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Soos Technology, une start-up agro-technologique israélienne qui transforme les poulets mâles en femelles pondeuses, atténuant ainsi le besoin d’abattre les poussins mâles, a remporté la finale du concours mondial des entreprises alimentaires et agricoles Grow-NY.

Israel-based Soos Technology, an animal agriculture technology start-up, was named the winner of the $1M prize for the Grow-NY food and agriculture competition this week. The competition was comprised of over 260 competitors from around the world and included the following runner-ups winners: SoFresh, ZetifiCandidus, Halomine, Leep Foods, and PureSpace.

Soos Technology aims to disrupt the commercial egg hatchery industry through its incubation system. Through this system, the sex development of poultry embryos is influenced to change a genetic male chick to an egg-laying female. A variety of factors, including temperature, humidity, sound vibration, and carbon dioxide levels, are used to affect the gene expression responsible for the reproductive system.

The commercial egg hatchery industry is notoriously cruel for male chicks. Since males cannot lay eggs and it takes too long to raise them to become the proper size for meat, male chicks are often culled as soon as they hatch. This means that 6 billion male chicks are culled each year; Soos Technology wants to end this waste of life, energy, water, and incubation space through its incubation system.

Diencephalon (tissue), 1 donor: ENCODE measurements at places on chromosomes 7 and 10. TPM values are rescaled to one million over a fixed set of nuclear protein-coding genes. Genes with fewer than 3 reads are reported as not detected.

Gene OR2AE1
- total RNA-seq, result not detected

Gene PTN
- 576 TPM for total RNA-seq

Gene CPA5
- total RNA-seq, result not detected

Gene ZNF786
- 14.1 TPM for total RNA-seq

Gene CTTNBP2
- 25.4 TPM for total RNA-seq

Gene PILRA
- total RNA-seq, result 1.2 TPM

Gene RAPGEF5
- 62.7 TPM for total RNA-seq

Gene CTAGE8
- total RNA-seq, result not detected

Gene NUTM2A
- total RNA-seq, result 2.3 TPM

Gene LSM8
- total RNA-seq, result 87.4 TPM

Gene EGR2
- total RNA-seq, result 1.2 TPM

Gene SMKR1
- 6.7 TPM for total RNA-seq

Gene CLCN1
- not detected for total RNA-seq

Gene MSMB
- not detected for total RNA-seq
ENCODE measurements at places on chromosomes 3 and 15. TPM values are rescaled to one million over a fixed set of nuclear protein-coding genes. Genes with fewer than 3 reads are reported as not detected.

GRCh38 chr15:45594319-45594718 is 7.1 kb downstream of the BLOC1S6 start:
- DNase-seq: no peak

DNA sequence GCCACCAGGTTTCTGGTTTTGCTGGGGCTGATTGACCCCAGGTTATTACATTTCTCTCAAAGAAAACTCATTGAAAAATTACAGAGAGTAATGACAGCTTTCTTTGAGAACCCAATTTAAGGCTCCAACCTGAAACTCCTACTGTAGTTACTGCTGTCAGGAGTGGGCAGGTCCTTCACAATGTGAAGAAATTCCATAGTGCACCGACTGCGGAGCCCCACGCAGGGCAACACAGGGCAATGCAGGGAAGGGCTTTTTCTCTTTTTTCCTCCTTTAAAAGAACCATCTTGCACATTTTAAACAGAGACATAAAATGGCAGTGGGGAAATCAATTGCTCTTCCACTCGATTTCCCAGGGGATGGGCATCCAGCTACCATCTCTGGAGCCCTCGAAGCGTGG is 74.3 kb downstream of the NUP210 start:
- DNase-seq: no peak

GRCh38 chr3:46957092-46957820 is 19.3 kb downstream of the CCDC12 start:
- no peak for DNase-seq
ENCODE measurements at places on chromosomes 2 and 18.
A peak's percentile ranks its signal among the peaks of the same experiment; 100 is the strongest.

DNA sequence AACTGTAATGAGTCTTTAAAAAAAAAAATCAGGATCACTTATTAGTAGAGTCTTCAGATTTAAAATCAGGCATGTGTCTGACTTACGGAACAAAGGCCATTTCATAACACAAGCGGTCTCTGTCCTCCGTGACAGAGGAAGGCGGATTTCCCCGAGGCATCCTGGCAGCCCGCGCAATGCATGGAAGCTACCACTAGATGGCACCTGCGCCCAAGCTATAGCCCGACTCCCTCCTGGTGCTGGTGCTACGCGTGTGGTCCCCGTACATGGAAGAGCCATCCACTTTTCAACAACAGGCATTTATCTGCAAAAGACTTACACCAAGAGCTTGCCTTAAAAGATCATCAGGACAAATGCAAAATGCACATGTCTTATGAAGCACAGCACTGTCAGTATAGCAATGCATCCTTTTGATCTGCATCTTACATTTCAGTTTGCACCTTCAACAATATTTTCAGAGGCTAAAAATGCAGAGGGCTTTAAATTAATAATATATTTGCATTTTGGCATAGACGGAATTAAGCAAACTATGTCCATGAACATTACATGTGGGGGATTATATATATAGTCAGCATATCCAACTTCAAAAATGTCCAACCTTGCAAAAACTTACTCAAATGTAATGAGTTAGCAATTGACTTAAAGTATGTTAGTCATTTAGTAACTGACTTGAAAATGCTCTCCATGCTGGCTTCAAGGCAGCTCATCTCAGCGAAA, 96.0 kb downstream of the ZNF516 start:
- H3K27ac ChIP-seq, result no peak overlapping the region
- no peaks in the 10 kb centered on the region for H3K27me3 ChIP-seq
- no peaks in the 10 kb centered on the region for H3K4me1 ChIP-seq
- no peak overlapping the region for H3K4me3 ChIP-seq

Several countries like the U.S., France, Germany, and Canada aim to get rid of this standard industry practice and are trialing “in-ovo” sexing. The method involves determining the gender of the embryo long before the chick hatches in order to completely avoid the culling of male chicks. The male eggs would be removed from incubation and used for making vaccines and pet food. A Texas-based company, Ovabrite, is developing a technology that separates female and male eggs based on the sex-specific volatile molecules that leak from eggshells. Jerusalem-based eggXYT is implementing CRISPR gene-editing that would cause male eggs to glow under certain lighting.

With “in-ovo” sexing being trialed and Soos Technologies incubation system, it seems possible to end the culling of male chicks in the near future.

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